Saturday, May 18, 2013

Research Article: Explore the Actual Mintage and Restrikes of Precious Metal Coins from the PRC

By Huang Ruiyong

Generally speaking, actual mintage is a number in contrast to planned mintage. Just as the name suggests, actual mintage is the actual number of a coin or medal actually minted. In the case of modern Chinese precious metal coins, actual mintage is highly significant, because it reflects very vividly the release history of modern Chinese precious metal coins. As we all know, the primary function of the early modern Chinese precious metal coins was to bring back foreign exchange, while promoting Chinese politics and culture worldwide. Except for coins for important political events, many coins before Year 2000 were initiated by overseas distributors, who came to the People's Bank of China for approval and announcing the release. Then they would seek out Shanghai Mint, Shenyang Mint or Shenzhen Guobao Mint for production before distributing the coins. For example, the Historical Figures series gold and silver coins were distributed by MDM in Germany; 8 gram lunars and dodecagonal Birds gold and silver coins were distributed by the Hong Kong Peking Coin Company Limited; the Guilin Scenery gold and silver coins were distributed by Ocean Gold Coins in Hong Kong; the Ancient Inventions and Discoveries series were distributed by PandaAmerica; the early Guanyin series gold and silver coins were distributed by Chien Hsiung Liu Co. in the US; the Unicorn series were distributed by Assets Marketing Co; the Silk Road series gold and silver coins were distributed by ING in Belgium… Fortunately, after Year 2000, distribution of Chinese precious metal coins was consolidated. Almost all the products have been distributed by the China Gold Coin Co., to the Kaiyuan Retail Center in Beijing, Shenzhen Retail Center, Hong Kong Great Wall Coins Investments Ltd., as well as MDM in Germany and PandaAmerica.

In the early years, the distributors proposed different product specs and planned mintage for precious metal coins because their capacity and channels varied. Under normal circumstances, the distributor would generally avoid producing the full planned mintage, because 1. They wanted to test market reaction to the coin; 2. They had to put together a large amount of money for the material and manufacturing cost. The distributor would ask for termination or suspension of production of a certain coin if the following occurred:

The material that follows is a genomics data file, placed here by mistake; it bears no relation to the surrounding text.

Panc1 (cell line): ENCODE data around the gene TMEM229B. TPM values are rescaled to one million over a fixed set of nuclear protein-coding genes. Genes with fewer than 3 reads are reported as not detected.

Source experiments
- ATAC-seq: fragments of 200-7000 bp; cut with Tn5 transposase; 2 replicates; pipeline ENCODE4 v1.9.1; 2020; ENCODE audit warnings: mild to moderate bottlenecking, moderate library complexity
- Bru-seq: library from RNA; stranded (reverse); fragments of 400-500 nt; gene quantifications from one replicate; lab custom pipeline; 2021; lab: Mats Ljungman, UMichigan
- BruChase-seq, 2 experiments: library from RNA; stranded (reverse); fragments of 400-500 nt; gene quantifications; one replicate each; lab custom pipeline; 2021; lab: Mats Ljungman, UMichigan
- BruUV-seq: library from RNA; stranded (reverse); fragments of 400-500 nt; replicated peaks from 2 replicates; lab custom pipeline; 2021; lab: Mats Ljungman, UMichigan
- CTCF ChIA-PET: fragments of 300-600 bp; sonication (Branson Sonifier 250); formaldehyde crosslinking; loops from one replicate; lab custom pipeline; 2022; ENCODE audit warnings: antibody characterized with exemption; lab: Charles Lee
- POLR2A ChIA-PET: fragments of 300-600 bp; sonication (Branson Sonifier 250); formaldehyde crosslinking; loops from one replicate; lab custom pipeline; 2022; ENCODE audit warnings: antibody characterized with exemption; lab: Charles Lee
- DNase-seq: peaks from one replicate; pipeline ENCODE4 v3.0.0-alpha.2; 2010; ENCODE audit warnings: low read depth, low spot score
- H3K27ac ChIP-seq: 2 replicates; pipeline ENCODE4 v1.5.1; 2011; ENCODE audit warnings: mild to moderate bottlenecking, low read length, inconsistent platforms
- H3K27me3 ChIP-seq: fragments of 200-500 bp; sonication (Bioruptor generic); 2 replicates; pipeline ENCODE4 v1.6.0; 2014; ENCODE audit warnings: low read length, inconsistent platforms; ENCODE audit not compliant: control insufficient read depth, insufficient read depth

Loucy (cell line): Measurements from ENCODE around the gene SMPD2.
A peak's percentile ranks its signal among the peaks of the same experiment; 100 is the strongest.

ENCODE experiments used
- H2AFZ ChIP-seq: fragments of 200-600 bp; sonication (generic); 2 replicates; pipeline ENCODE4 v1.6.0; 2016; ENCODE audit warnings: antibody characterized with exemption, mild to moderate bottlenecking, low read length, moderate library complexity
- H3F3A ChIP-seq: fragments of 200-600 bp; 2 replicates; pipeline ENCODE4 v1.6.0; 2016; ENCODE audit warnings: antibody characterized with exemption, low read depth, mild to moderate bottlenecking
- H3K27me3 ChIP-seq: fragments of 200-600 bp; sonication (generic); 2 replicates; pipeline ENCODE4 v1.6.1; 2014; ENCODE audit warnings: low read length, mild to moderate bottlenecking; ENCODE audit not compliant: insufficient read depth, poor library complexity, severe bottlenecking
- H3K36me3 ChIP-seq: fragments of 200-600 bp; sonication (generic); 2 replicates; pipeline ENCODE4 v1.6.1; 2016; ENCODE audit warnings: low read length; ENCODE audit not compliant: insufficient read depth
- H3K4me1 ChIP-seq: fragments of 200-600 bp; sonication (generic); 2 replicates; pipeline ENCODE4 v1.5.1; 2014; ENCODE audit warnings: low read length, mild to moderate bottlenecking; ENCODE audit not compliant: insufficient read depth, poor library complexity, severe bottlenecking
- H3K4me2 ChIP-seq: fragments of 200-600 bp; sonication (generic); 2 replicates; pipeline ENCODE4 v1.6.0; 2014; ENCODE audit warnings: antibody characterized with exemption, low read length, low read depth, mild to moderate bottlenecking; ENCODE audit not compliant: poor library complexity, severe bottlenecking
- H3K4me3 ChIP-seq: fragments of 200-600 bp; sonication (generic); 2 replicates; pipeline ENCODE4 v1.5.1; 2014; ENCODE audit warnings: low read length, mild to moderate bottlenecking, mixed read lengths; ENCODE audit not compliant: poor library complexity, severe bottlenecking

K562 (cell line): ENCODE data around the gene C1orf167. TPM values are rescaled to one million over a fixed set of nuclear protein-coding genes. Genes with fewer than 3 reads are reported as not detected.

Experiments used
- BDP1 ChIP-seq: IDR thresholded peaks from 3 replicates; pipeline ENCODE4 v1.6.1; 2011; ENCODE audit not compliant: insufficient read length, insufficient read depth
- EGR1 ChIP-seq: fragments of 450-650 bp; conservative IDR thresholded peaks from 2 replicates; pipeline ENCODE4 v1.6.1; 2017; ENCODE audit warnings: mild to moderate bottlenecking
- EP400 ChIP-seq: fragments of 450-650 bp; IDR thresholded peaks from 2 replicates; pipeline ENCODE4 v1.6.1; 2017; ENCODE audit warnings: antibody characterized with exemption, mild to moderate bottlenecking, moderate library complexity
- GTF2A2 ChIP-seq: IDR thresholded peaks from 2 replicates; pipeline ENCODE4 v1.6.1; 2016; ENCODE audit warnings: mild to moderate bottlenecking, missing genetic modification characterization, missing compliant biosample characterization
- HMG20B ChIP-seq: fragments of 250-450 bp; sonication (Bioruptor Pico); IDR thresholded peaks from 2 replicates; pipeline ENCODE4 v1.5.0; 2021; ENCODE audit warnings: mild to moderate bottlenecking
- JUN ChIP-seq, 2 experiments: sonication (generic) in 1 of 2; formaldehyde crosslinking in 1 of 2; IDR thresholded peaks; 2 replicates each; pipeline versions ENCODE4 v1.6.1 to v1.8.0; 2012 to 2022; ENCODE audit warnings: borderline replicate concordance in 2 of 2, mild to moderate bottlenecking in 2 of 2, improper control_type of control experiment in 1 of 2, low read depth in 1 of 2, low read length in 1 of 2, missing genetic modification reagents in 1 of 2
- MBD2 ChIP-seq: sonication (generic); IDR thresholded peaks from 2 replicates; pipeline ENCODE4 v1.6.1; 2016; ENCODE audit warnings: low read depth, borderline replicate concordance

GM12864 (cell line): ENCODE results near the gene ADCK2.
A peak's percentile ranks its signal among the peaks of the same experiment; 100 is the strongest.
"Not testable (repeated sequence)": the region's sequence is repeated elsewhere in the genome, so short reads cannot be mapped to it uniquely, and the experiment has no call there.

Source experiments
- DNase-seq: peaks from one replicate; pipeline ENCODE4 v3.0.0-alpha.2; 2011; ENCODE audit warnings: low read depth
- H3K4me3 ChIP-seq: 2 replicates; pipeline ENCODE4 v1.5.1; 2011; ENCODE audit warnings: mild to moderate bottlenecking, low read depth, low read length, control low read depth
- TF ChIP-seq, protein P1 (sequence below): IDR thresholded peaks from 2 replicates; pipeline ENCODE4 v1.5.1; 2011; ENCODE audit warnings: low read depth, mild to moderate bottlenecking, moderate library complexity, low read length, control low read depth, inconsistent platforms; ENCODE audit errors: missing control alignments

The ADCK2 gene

1.   The market did not react favorably to the coin;
2.   The distributor's business operations and cash flow were disrupted;
3.   Management team change at the People's Bank of China, the China Gold Coin Co. (or China Mint Company) or the distributor.

When this happened, the concept of actual mintage, which is on every collector's mind, would come into the focus.

With this explanation of actual mintage (original actual mintage), we all see that actual mintage has a big impact on the assessment of the rarity of a certain coin, because it is the essence of collection that rarity determines the price. But we may be concerned with two more questions at the same time:

1.   How are the data of actual mintage of various precious metal coins obtained?
2.   How do we treat the rumor widespread on the web of restrikes by Shanghai Mint of some types during 2001 to 2005?

Here are my answers to the two questions above:

1.   The data on actual mintage has to be verified by using materials from many sources. This is a dynamic verification process. So far, no institutions or individuals have been able to come up with accurate actual mintage numbers of all the precious metal coins from the PRC. This problem resulted from the overwhelming power of the distributors before 2000, who could directly influence the entire process of project approval, announcement, production and sales. Moreover, domestic supervisory and production organizations did not maintain complete, systematic records. In this light, in order to obtain a clear understanding of actual mintage, the following needs to be investigated:

Historical distribution records of the these companies: China Mint Company, China Gold Coin Co., China Coins Limited;

Historical production records of these organizations: Shanghai Mint, Shenyang Mint, Guobao Mint, Swiss Faude & Huguenin, Swiss Pamp Mint, Swiss Vacambi Mint, and Perth Mint of Australia;

All the sales records of distributors and retailers, including: Hong Kong Great Wall Coins Investments Ltd., Peking Coin Company Limited, PandaAmerica, MDM of Germany, Japanese Taisei Coins Corporation, ING of Belgium and so on.

This is a very arduous and complex process, which must be treated with absolute seriousness. Through the collaboration of both official and civilian efforts, the issue of actual mintage is expected to be worked out for the most part.

2.   Restrikes of some coins by Shanghai Mint after Year 2000 are described as follows:

According to records in the Yearbook of Shanghai Mint (2002-2003), Yearbook of Shanghai Mint (2004), Yearbook of Shanghai Mint (2005) and Yearbook of Shanghai Mint (2006), all the restrikes of coins before Year 2000 are listed below, in Table 1, 2 and 3:

(The tables are translated, merged and formated in this link:

OK. Let me explain the restrikes from Tables 1 to 3.